Fuchsia Dunlop’s stir-fried potato slivers with chilli and sichuan pepper. Photograph: Chris Terry.
So here, for what it’s worth, is everything I know about Chinese food (short of posting my mum’s ja ja mien recipe, which I’m not sure I’m even allowed to).
Some of my statements may be wildly incorrect of course and thus any corrections or suggestions you may have are warmly welcomed.</p>
- There's not really a right or wrong way to use chopsticks. I'm not even going to try to teach you because I don't think my own method is up to much. But it works. That's the main thing. Don't worry about the technique too much, just try to get the food into your mouth.
- You're not supposed to eat rice from a plate with chopsticks. If someone serves you Chinese food on a big plate and gives you chopsticks, be highly suspicious of them. It's a trap. No wonder people end up eating with Western cutlery in restaurants. You need a small bowl with steeply curved sides otherwise you'll just be pushing the food around until it goes cold.
- It's ok to pick up your bowl and bring it closer to your moth when eat.
- It's also ok to pick up your bowl and shovel rice straight from the bowl into your mouth rather than pick it up.
- And it is equally ok to dip your head down to the bowl and slurp away. Trust me on this. There is lots of slurping going on in China at meal times.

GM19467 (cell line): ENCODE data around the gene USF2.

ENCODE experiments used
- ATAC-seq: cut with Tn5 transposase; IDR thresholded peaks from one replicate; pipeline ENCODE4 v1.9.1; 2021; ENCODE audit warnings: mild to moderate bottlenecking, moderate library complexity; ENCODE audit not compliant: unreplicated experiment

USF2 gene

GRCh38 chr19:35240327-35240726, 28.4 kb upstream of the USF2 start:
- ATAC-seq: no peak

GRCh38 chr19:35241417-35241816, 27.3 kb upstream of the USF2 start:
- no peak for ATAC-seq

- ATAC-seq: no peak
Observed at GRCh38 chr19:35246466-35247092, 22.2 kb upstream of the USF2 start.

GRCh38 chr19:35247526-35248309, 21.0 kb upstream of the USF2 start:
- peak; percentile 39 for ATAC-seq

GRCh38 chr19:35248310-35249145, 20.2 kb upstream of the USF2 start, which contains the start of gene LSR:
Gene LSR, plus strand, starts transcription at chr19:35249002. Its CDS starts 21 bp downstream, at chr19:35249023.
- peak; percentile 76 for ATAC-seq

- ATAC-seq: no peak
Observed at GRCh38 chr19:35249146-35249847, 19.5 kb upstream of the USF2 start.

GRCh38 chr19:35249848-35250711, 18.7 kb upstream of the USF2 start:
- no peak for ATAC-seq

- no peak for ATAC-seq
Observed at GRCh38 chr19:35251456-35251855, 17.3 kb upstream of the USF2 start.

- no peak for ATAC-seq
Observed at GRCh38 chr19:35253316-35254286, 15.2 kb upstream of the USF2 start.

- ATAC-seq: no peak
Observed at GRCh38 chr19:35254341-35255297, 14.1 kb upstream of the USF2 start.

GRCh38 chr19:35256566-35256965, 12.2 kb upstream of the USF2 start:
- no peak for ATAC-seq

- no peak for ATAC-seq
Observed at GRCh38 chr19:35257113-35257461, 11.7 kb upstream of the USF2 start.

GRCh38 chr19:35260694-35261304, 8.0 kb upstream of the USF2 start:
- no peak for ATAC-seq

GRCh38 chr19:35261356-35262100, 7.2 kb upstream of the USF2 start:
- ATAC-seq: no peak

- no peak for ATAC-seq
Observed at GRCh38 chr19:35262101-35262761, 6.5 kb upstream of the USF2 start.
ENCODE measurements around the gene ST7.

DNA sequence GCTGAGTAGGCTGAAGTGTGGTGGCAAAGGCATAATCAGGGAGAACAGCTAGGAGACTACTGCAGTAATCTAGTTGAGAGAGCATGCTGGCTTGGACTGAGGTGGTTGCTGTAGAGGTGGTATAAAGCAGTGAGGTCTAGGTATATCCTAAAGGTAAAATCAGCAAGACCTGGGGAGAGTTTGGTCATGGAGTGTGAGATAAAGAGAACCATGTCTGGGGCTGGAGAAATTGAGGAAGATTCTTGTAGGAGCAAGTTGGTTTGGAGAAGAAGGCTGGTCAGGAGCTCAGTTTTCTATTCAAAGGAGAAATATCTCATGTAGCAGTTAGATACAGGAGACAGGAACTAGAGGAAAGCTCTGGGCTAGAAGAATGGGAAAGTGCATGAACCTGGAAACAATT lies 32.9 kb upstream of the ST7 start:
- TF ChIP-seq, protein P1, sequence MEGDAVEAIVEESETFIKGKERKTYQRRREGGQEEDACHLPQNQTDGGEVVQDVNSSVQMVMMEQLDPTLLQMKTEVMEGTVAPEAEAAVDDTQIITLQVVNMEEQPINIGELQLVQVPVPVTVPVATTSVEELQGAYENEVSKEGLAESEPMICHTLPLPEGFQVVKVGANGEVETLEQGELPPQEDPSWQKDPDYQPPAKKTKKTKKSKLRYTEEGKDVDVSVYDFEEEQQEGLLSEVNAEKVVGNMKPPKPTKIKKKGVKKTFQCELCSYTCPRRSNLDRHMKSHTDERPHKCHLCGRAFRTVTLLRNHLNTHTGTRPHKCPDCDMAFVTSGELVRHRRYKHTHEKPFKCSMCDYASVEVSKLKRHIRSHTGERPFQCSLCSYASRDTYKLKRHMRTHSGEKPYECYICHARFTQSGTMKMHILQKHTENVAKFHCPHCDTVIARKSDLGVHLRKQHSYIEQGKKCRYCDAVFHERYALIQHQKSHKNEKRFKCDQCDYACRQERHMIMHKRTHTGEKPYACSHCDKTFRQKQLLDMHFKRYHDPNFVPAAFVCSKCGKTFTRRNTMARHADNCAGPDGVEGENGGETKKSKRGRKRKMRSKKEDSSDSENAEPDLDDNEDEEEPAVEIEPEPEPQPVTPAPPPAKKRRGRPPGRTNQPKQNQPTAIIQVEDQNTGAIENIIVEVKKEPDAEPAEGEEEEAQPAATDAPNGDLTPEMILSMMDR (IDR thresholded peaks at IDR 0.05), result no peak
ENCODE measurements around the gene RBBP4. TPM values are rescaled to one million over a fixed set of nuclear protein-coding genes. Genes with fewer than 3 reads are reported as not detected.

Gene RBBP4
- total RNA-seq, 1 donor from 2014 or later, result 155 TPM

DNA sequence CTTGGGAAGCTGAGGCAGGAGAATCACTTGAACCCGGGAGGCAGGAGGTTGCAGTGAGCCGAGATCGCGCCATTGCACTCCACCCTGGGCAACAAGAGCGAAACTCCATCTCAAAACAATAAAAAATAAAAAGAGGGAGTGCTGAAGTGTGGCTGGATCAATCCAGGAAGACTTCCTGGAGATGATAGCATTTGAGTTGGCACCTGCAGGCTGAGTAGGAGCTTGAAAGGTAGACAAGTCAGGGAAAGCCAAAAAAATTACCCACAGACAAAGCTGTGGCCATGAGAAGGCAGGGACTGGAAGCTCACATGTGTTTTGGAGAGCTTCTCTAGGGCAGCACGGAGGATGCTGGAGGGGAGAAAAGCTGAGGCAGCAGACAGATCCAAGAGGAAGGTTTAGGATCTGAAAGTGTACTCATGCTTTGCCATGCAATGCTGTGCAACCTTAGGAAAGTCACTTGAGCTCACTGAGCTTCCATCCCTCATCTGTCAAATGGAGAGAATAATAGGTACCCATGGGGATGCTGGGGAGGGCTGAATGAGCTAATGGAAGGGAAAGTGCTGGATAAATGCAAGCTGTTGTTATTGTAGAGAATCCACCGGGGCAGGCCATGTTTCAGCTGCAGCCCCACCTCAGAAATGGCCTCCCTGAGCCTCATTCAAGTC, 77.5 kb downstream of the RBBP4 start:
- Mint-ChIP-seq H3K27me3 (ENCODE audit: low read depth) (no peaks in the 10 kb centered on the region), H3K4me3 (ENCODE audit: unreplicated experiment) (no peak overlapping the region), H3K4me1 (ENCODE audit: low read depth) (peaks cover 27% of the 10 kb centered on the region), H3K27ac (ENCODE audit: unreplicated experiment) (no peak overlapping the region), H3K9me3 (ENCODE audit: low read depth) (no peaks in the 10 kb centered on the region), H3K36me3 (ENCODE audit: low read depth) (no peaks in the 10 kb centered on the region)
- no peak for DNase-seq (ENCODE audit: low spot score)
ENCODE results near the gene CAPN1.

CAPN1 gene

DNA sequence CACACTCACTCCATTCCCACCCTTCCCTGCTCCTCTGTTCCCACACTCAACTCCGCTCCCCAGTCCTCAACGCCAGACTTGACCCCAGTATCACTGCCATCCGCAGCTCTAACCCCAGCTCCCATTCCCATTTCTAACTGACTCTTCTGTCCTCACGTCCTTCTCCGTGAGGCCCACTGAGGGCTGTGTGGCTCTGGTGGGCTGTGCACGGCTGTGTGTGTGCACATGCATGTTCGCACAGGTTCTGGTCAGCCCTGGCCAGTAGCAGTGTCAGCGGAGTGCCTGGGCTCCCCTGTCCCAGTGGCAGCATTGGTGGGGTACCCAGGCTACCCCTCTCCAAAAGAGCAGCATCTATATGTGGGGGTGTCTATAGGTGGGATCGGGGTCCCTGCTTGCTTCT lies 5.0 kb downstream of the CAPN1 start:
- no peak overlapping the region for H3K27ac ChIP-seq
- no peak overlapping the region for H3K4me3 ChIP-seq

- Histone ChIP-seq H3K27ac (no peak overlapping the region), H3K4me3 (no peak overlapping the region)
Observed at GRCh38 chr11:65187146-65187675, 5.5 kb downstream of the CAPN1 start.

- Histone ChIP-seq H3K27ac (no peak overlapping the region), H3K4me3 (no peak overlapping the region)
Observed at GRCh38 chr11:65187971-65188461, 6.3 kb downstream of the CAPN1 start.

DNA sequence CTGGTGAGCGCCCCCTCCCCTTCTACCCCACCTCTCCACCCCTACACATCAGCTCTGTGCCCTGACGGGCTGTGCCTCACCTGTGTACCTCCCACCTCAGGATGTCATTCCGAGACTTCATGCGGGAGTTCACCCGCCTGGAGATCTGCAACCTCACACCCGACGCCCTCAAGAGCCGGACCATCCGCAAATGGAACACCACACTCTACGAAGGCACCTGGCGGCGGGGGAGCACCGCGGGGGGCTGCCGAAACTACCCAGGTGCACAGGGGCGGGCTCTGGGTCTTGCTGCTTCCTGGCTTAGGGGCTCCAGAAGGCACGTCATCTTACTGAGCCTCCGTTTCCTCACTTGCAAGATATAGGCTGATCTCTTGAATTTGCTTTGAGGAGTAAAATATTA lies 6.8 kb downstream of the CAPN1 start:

- Eating left-handed in close proximity with someone eating right-handed can sometimes lead to chopsticks clashes. This doesn't really happen when you're using knives and forks. I try to look at the funny side of the situation when it does.
- If you are eating at a Chinese restaurant, avoid the dishes which come all-in-one, e.g. on a plate with their own helping of rice or noodles. Part of the joy of eating Chinese food is sharing multiple dishes. Even (or especially) if you're eating on your own.
- Yes, chicken feet are a big thing in Chinese cuisine. No, I don't know why. I've eaten them on a couple of occasions — once at a remote restaurant by the Great Wall of China, and the other time in Rotterdam, of all places. Neither time could I say that I enjoyed them. I guess they're just are an acquired taste, like marmite. But really there didn't seem to be much to taste, it was more a case of sucking on some bones.